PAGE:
Margaret Wheatley writes in her book, “Turning to One Another: Simple Conversations to Restore Hope to the Future,” “To advocate human conversation as the means to restore hope to the future is as simple as I can get. But I’ve seen that there is no more powerful way to initiate significant change than to convene a conversation. When a community of people discovers that they share a concern, change begins. There is no power equal to a community discovering what it cares about.”With these words in mind, it is my honor to welcome you to the first issue of The Record of Spring 2018.
Like most of you, I attended the many of the events planned in celebration of Martin Luther King Jr. earlier this week.
I was struck and deeply challenged by the words Rev. Leonard M. Dow shared with us.
“We all have prejudice,” he said. “Hard-wired in our DNA, that we have to be real about.”
“Diversity isn’t enough,” he said. “Inclusion isn’t enough.”
Dow’s words spoke to my hopes and dreams for what I believe The Record has the potential to both be and do this semester.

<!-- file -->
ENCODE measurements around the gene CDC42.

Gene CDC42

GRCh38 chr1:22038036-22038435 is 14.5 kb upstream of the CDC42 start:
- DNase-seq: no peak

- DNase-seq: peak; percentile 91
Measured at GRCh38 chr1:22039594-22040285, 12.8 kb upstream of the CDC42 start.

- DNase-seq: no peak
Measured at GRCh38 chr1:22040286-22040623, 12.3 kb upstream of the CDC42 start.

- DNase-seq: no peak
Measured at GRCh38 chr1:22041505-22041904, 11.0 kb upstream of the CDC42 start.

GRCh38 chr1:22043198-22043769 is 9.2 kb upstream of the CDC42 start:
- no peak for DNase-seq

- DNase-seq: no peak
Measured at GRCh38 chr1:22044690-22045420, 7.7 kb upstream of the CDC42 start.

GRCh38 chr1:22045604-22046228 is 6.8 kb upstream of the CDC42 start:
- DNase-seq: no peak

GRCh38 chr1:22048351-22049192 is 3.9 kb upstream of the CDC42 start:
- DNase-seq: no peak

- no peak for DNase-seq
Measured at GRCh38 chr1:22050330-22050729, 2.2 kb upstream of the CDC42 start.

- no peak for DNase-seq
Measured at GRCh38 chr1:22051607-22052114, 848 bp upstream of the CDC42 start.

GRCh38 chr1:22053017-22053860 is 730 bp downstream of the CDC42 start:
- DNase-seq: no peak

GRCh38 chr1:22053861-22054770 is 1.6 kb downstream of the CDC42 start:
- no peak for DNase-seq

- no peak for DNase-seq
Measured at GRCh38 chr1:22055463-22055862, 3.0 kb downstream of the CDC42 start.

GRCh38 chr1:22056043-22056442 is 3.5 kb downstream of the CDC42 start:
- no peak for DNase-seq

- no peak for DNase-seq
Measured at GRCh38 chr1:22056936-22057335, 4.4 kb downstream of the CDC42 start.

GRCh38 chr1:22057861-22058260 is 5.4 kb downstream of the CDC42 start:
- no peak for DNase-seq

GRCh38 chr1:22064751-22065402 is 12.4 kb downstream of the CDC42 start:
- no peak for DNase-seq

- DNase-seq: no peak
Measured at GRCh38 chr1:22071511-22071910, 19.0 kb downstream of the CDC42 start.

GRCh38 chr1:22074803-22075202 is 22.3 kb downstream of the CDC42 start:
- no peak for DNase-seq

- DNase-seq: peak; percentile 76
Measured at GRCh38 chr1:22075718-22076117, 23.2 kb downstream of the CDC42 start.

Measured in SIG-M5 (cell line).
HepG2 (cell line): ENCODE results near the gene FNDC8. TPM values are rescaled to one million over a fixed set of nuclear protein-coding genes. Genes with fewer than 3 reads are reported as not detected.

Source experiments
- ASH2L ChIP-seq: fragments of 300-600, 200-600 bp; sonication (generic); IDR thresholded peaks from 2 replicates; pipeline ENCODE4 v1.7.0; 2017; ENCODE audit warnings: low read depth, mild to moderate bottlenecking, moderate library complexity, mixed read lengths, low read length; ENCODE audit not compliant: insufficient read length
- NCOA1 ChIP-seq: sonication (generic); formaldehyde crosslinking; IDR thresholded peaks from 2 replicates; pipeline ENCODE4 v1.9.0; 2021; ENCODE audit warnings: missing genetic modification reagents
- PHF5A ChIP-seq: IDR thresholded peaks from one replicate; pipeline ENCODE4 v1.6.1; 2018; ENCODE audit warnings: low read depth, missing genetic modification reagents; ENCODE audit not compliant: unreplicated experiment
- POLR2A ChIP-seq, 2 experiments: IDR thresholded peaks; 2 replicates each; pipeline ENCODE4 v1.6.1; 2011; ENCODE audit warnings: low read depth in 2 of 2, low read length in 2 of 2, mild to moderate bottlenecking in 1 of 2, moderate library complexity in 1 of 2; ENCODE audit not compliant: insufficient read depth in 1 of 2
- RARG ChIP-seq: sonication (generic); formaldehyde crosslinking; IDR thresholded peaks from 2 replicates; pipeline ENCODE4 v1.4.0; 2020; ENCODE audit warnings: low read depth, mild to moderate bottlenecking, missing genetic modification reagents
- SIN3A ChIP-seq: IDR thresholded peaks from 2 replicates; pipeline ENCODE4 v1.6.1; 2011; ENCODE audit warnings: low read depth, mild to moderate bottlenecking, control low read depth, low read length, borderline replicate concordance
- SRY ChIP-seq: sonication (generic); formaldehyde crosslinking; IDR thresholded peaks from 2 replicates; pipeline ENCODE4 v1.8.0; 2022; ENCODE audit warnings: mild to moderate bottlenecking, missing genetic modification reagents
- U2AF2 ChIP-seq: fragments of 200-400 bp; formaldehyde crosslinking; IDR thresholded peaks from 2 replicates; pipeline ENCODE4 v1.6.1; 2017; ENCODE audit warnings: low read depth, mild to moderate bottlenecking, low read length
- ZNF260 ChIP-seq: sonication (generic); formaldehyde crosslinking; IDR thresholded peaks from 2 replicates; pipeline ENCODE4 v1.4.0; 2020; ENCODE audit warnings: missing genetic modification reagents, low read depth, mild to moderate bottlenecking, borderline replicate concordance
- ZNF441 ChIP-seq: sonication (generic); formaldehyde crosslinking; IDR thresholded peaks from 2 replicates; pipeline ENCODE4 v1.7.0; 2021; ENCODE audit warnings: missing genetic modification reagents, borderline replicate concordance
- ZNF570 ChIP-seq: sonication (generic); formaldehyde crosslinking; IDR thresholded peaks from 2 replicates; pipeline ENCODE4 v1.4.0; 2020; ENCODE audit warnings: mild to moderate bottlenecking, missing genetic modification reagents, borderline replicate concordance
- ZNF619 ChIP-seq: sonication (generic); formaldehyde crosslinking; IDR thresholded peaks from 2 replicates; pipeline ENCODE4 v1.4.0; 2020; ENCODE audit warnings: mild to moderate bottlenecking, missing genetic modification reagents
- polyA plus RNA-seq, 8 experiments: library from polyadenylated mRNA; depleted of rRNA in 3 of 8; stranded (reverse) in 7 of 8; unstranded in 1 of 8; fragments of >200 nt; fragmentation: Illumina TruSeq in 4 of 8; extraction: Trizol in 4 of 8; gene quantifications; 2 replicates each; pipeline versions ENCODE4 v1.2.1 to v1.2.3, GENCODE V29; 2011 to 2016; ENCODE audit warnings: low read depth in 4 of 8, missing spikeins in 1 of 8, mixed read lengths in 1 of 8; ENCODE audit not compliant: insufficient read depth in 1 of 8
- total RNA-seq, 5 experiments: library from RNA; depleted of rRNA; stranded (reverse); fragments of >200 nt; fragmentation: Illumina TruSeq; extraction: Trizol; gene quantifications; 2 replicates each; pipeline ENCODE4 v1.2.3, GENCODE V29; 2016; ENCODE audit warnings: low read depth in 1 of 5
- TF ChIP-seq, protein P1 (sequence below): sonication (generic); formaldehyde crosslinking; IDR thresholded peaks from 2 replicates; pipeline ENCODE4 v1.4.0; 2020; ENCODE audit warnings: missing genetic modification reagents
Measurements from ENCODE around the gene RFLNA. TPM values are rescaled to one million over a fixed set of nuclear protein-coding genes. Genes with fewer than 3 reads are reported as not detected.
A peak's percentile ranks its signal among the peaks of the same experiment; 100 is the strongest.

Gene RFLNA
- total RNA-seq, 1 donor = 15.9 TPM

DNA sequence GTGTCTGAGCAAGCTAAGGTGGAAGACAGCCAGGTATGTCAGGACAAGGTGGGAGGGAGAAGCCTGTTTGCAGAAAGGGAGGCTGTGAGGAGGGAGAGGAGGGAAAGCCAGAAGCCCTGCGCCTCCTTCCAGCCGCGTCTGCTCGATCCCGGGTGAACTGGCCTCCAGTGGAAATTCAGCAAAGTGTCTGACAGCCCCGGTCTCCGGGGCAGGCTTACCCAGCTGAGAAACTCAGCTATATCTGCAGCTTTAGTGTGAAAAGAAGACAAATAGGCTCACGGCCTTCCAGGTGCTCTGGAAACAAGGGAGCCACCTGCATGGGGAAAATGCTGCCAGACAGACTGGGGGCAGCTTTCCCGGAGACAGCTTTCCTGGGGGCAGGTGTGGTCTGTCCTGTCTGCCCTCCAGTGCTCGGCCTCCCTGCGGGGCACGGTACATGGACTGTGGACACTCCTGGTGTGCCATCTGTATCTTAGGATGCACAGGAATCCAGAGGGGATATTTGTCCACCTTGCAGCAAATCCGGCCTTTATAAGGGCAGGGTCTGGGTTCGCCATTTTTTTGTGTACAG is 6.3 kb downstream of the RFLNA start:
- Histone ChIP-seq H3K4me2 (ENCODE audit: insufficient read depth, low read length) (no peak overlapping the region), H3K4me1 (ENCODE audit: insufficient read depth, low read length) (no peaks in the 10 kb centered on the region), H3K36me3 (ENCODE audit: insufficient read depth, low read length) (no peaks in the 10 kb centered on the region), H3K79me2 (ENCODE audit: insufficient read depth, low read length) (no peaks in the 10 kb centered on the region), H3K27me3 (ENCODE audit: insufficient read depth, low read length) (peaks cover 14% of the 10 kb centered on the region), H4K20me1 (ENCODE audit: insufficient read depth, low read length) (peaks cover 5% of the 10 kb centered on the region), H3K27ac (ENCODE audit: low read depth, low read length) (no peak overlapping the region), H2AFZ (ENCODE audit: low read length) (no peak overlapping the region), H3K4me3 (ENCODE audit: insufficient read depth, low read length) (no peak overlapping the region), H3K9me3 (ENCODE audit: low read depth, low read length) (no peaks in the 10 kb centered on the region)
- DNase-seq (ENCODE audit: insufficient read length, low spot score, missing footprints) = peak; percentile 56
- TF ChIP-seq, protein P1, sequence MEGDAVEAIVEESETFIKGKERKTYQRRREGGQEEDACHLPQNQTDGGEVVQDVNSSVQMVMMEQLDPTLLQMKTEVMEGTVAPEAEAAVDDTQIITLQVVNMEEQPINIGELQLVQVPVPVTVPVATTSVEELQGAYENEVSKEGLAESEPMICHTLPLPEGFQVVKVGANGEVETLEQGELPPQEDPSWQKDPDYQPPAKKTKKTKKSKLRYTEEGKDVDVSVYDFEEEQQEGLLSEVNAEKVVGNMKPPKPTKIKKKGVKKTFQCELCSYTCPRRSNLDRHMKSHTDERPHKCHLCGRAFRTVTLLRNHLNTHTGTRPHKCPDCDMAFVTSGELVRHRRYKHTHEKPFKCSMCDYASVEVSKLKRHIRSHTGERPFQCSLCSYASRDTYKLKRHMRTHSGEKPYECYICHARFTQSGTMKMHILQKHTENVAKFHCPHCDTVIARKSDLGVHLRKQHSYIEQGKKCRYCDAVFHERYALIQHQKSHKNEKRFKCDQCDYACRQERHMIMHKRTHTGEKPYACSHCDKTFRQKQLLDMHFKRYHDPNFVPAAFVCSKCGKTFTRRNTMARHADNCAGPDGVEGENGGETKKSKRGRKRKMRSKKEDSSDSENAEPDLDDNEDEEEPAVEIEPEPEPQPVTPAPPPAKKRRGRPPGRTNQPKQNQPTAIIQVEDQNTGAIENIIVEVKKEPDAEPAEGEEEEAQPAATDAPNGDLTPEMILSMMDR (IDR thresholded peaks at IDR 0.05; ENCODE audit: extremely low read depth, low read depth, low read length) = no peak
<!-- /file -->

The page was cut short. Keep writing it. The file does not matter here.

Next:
As editor-in-chief, my deepest hope for The Record this semester is that it would be a powerful tool for discovering what it is the Goshen College community cares about.
That it would invite conversation that goes beyond what is published, doing so in a constructive and healthy way fueled by a genuine care and respect for all.
That while yes, diversity of voices is important in order to discover what our community cares about, the pages of The Record are only the beginning of a conversation that moves us toward actually changing what needs to be changed in an effort for equity to be alive and well for every person in this community.
A conversation that seeks to validate, to reconcile, to ask tough questions of ourselves and each other and to commit ourselves to getting to know one another.
The first step to strengthening this beloved community is awareness. Awareness that is best achieved through story-telling.
As one of my favorite writers Danielle Doby writes, “I believe that when we allow our stories to exist, we invite others to see themselves more clearly in our shared truths—where pain, heartache, struggle, hope and happiness are no longer unique to just one person. They’re in everyone. Proving that we’re not alone.”
My promise to you is that the pages of The Record will not shy away from the pain, the heartache and the struggle that is present here in our beloved community. That while we may preach diversity and inclusion, there are still many who are lonely, silenced and afraid. May the pages of The Record allow us to recognize the good work that is being done here at Goshen College, as well as the work that needs to be done.